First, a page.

This is a true story:
In 2006, two ducks were rescued from a foie gras factory in New York and taken to a farm sanctuary.
The two, named Harper and Kohl, were in bad shape physically. Harper was blind in one eye and Kohl’s legs were severely impaired by untreated fractures. Both ducks were extremely apprehensive around humans.
The ducks were rehabilitated and allowed to roam about the sanctuary — for four years, they stuck together, not really bonding with other animals. Where one went, the other followed. Both of them exhibited much less fear of humans over time.
Kohl’s gimpy legs finally gave out on him; the staff made the difficult decision to euthanize.
This process was carried out in front of Harper. It was hoped that by witnessing the passing, Harper might have some benefit of understanding.
After Kohl passed, Harper approached and attempted to nudge Kohl into wakefulness.
When nothing happened, Harper laid next to Kohl, resting his head and neck on the other duck’s head. Harper remained there for some time.
For two months, Harper appeared changed: he was again nervous around humans and never bonded with another duck. He finally passed away.
Was he in mourning, was he involved in a grief process?
Anthropologist Barbara J. King, who chronicled the story of Harper and Kohl, thought so. King, now a retired professor from William and Mary, has explored animal grief behavior and is convinced of its existence.
And she is not alone in the scientific community, although there is much debate about the topic.
In fact, wrangling over cognitive/emotional abilities of animals goes back as far as the original interactions between man and beast. But it really materialized in full throat in Charles Darwin’s time. With the appearance of his “On the Origin of Species” and “The Expression of the Emotions in Man and Animals,” Darwin set the stage for vociferous scientific inquiry.
When Darwin posited that humans share universal emotional expression and, to a lesser extent, animals do the same, those who opposed that viewpoint organized behind the principle of anthropomorphism — that is, the unscientific attribution of human characteristics to animals. In contemporary terms, seeing the animal kingdom through Disney eyes.
Behaviorist John Watson asserted that animal behavior could best be understood as a simple stimulus/response external action — as opposed to guesses about internal mental functions.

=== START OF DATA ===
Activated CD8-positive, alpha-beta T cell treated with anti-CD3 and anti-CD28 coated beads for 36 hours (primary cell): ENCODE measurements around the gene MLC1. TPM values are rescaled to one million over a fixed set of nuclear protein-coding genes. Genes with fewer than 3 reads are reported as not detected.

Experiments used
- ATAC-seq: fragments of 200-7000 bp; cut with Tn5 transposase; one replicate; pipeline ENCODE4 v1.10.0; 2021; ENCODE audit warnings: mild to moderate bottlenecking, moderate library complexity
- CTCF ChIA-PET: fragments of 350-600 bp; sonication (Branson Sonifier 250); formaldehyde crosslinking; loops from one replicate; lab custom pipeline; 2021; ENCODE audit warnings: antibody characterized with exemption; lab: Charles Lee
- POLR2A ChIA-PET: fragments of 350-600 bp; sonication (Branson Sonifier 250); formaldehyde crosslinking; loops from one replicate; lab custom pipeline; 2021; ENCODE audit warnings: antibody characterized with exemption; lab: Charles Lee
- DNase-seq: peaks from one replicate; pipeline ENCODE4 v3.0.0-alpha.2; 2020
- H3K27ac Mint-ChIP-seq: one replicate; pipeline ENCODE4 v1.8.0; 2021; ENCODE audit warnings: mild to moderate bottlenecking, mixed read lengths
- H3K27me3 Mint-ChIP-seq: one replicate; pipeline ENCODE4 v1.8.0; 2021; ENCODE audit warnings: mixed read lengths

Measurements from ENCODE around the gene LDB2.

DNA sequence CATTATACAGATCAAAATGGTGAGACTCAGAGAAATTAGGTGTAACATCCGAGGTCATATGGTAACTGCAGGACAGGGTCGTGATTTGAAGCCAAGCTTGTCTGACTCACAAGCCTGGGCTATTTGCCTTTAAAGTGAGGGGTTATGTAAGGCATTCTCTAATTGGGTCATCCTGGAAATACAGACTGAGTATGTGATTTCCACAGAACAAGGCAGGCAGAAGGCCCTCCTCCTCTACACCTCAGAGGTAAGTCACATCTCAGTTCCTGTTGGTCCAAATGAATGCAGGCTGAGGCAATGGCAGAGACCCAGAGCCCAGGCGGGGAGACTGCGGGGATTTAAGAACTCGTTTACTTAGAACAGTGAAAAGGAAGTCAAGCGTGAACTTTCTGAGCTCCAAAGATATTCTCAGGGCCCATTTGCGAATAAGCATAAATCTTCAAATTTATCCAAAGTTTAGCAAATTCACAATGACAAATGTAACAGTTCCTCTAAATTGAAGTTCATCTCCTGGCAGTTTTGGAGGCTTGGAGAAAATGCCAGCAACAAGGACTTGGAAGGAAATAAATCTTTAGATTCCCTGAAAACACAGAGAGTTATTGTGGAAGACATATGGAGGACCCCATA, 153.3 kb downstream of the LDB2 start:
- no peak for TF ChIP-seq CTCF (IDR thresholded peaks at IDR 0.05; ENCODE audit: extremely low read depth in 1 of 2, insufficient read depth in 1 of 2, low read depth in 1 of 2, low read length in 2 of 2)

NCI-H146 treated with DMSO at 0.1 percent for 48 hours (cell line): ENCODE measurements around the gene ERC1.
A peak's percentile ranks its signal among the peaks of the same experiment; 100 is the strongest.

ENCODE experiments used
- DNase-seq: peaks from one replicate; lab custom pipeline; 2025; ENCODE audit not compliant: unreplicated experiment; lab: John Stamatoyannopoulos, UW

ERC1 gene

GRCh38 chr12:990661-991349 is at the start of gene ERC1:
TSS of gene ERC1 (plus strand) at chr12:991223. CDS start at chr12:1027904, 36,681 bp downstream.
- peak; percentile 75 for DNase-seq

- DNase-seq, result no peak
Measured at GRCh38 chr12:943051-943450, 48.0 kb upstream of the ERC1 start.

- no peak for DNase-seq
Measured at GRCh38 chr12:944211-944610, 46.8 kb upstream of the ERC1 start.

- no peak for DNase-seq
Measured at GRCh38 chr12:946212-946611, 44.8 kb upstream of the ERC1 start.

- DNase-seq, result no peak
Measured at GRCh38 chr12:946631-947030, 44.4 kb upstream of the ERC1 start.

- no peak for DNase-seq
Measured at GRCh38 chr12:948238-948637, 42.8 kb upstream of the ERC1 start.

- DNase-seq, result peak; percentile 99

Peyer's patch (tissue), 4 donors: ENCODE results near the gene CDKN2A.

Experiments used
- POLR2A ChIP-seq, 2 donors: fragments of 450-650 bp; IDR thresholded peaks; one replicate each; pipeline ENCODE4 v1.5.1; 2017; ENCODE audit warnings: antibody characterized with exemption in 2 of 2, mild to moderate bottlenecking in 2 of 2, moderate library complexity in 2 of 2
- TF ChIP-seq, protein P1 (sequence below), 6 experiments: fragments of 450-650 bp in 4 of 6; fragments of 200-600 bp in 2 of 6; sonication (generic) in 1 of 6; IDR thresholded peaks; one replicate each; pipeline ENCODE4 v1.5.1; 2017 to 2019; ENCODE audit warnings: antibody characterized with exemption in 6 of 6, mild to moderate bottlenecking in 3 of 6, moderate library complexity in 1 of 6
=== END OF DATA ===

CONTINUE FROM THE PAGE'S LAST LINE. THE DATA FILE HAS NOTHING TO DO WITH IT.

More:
B.F. Skinner, the influential Harvard professor who used reinforcement conditioning techniques to teach pigeons to play ping pong, steadfastly opposed speculating about emotions in either man or animals.
“Twenty five hundred years ago it might have been said that man understood himself as well as any other part of his world,” Skinner wrote in 1971. “Today he is the thing he understands least.”
In recent years, skeptics about the inner life of animals and “empty box” behaviorists remain firm in their convictions, but an abundance of hard data now exists that supports the other side.
Research about the intelligence of animals is substantial: the University of London has discovered just how brainy bees are; psychologist Diana Reiss has delved into the complex and sophisticated communication patterns of dolphins; biologist John Marzluff has studied the impressive memories of crows; dogs, chimps and cats have demonstrated remarkable cerebral agility…the question of intelligence among animals appears to be largely settled by a formidable body of well done work.
Primatologist Frans de Waal summed the consensus pretty well: “All animals are very smart to do what they need to do to survive.”
The questions surrounding the emotions of animals have also generated much interest: The Companion Animal Mourning Project conducted by the American Society for the Prevention of Cruelty to Animals (ASPCA) is the most well-known, but there have been many others. The work tends to support what anthropologist King has hypothesized — animals are capable of having profound grief experiences and they can mourn.
Professor Marc Bekoff, a former Guggenheim Fellow, offered this compelling reasoning: “By closing the door on the possibility that many animals have rich emotional lives, even if they are very different from our own…we will lose great opportunities to learn about the lives of animals with whom we share this wondrous planet.”